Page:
One of my favorite lessons on self-regulation is drawn from “The Biscotti Kid,” a Sesame Street video that parodies the film, The Karate Kid. Sesame Street had taught me a great many things as a child and I was excited to teach the boys using my favorite characters. In the video, Cookie Monster is the “Biscotti Kid.” In order to get his black and white “cookie belt,” he needs to listen with his whole body. The boys loved this video. It helped them settle down every day when we started a lesson in the meeting area. Cookie Monster taught us that “eyes watch, ears listen, voice quiet, body calm” was a method to listen with our whole body.
Another great video from Sesame Street is “The Spy Who Loved Cookies.” This video taught my students the importance of following directions. Cookie Monster had to follow directions in order to get through a secret door and it wouldn’t open unless he followed the exact directions of which lever to pull first. I made it a game for my boys to see who could follow my directions in order. It is important to teach this skill so they learn how to listen and follow two-step commands and sequential directions.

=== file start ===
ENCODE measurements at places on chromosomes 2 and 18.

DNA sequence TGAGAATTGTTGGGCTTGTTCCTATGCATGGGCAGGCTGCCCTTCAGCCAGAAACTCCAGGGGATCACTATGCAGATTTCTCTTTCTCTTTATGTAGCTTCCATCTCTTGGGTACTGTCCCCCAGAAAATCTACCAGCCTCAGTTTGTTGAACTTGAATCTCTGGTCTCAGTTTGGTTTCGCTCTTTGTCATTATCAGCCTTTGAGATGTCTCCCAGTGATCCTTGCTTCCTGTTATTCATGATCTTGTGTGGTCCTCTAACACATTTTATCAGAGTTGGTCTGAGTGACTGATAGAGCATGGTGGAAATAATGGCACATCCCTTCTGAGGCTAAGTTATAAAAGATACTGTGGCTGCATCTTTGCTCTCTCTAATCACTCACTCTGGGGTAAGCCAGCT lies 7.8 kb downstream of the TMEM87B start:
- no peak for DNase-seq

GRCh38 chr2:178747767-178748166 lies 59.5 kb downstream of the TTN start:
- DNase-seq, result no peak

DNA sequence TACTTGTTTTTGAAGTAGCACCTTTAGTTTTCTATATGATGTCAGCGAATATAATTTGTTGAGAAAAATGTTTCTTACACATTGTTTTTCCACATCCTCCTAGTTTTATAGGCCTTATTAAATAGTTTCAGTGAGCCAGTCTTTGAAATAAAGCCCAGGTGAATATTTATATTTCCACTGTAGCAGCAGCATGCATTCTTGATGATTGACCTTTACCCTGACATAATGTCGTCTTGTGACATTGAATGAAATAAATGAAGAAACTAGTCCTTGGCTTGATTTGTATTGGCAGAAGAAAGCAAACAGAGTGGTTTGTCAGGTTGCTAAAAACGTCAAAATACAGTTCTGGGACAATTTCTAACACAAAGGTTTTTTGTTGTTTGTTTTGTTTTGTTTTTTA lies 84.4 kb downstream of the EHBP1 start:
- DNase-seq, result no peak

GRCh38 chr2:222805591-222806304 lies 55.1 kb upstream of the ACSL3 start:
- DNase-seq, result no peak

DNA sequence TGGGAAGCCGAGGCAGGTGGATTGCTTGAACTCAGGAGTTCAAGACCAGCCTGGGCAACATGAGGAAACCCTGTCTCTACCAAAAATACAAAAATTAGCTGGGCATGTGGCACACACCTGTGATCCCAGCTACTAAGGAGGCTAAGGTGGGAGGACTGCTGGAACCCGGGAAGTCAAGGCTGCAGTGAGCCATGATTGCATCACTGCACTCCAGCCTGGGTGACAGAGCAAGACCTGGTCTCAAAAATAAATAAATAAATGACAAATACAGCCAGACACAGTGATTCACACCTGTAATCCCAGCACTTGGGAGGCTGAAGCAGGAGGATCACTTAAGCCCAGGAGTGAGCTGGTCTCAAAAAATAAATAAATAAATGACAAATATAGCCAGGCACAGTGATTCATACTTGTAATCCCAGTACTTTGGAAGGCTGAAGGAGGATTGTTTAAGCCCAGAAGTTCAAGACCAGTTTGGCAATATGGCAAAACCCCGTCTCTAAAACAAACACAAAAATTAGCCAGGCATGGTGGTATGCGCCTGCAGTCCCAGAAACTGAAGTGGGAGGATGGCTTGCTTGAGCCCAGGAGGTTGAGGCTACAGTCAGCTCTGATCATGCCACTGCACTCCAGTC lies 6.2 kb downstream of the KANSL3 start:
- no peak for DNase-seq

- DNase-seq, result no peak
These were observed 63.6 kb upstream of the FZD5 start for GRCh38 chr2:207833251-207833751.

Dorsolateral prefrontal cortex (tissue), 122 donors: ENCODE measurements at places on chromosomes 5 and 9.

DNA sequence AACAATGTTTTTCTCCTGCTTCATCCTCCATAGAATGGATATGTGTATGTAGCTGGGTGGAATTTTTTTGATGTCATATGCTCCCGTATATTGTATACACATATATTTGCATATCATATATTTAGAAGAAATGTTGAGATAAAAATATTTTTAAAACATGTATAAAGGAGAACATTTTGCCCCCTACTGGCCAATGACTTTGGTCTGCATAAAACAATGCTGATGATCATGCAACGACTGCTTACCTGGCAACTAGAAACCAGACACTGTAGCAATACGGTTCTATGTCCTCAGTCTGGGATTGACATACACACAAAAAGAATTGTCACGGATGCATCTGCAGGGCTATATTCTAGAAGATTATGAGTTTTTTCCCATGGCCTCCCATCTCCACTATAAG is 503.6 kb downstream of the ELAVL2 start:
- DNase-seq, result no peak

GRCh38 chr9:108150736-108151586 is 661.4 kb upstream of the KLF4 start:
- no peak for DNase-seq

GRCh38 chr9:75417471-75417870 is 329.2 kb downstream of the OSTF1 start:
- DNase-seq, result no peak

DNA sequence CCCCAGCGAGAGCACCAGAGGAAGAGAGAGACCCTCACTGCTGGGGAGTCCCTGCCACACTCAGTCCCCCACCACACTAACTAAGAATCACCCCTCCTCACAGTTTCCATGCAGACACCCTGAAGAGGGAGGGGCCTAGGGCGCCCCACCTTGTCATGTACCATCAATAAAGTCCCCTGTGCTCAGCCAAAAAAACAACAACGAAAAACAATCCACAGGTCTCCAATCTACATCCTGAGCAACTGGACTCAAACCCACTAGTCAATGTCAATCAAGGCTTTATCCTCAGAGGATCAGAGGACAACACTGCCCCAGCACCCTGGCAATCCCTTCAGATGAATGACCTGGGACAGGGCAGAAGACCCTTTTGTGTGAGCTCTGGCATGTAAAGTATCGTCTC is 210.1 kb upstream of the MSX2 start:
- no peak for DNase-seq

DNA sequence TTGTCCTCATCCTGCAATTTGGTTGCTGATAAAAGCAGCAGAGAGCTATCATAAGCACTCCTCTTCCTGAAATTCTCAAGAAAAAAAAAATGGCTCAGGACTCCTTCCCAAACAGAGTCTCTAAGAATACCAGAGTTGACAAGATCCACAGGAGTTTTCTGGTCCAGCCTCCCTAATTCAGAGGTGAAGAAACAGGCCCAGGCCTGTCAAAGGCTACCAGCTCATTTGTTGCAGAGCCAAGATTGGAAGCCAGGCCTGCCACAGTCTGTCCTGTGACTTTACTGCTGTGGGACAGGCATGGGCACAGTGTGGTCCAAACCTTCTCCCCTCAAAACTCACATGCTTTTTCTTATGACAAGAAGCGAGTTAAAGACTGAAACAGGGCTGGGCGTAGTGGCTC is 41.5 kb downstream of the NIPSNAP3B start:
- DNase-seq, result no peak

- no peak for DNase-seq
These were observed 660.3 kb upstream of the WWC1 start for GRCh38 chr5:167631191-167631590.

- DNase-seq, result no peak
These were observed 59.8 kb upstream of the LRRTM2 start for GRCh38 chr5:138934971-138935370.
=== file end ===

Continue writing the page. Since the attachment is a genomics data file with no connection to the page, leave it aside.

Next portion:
A great way to teach students about the importance of being kind without rewards is by reading the book, The Giving Tree by Shel Silverstein.
We all know the story of the boy and his tree. The tree gives the boy everything until she is a stump. The boy gives her nothing in return except for love. This is a valuable lesson for children. I used it to teach my students that not every good deed is rewarded. They used to ask for rewards when they helped a friend. I would tell them that sometimes the reward is making someone else feel good. All of our kindergarteners at my school started to write “giving leaves” and placed them on a tree in the hallway bulletin board. These leaves thanked someone for doing something kind for them.
Curbing Negative Behaviors with Station Teaching
With Dr. Greene’s philosophy and a colleague’s knowledge from a TCICP workshop, I implemented another academically-driven behavior support: station teaching. We began to use station teaching as the format for our reading and our writing workshop. Not only did station teaching decrease problematic behaviors that usually happen during these workshop times, but it also helped those students who needed visuals to support the task at hand.
I set up four different stations in the room to take students through a literacy “workshop.” After a mini-lesson, students would rotate to each station for seven minutes. A station chart was color-coded to help students in their movements between stations. This arrangement helped to curb negative behaviors so that students could anticipate the intervals and their placements.